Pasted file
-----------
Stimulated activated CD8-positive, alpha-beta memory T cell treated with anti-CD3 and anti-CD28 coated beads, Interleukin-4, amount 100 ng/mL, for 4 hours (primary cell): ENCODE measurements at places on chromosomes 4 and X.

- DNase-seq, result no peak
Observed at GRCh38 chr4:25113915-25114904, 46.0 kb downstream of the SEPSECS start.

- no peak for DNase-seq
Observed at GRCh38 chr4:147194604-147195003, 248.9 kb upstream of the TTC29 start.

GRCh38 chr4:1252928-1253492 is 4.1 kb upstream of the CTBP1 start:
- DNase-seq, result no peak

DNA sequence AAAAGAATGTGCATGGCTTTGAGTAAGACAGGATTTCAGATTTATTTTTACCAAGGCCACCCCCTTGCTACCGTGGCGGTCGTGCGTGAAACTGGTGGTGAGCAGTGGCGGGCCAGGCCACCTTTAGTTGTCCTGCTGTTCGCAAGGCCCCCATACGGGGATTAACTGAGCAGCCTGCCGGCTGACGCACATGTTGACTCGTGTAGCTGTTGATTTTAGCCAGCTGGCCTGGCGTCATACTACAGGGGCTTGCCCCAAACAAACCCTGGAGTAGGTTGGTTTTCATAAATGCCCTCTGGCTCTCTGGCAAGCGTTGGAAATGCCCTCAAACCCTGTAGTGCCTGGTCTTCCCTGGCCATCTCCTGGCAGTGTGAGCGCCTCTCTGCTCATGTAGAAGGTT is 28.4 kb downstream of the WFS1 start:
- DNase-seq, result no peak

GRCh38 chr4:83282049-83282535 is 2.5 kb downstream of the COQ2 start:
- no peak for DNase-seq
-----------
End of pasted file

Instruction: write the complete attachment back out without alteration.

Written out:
Stimulated activated CD8-positive, alpha-beta memory T cell treated with anti-CD3 and anti-CD28 coated beads, Interleukin-4, amount 100 ng/mL, for 4 hours (primary cell): ENCODE measurements at places on chromosomes 4 and X.

- DNase-seq, result no peak
Observed at GRCh38 chr4:25113915-25114904, 46.0 kb downstream of the SEPSECS start.

- no peak for DNase-seq
Observed at GRCh38 chr4:147194604-147195003, 248.9 kb upstream of the TTC29 start.

GRCh38 chr4:1252928-1253492 is 4.1 kb upstream of the CTBP1 start:
- DNase-seq, result no peak

DNA sequence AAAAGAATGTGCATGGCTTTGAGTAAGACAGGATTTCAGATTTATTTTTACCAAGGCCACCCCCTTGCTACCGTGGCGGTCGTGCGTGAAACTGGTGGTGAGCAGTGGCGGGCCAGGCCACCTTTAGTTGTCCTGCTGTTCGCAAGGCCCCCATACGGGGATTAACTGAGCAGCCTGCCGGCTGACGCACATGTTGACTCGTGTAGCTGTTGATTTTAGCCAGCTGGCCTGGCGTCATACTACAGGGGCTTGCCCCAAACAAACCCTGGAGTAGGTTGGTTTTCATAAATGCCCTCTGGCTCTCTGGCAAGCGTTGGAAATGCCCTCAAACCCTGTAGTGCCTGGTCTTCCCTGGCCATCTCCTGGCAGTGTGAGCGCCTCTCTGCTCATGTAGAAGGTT is 28.4 kb downstream of the WFS1 start:
- DNase-seq, result no peak

GRCh38 chr4:83282049-83282535 is 2.5 kb downstream of the COQ2 start:
- no peak for DNase-seq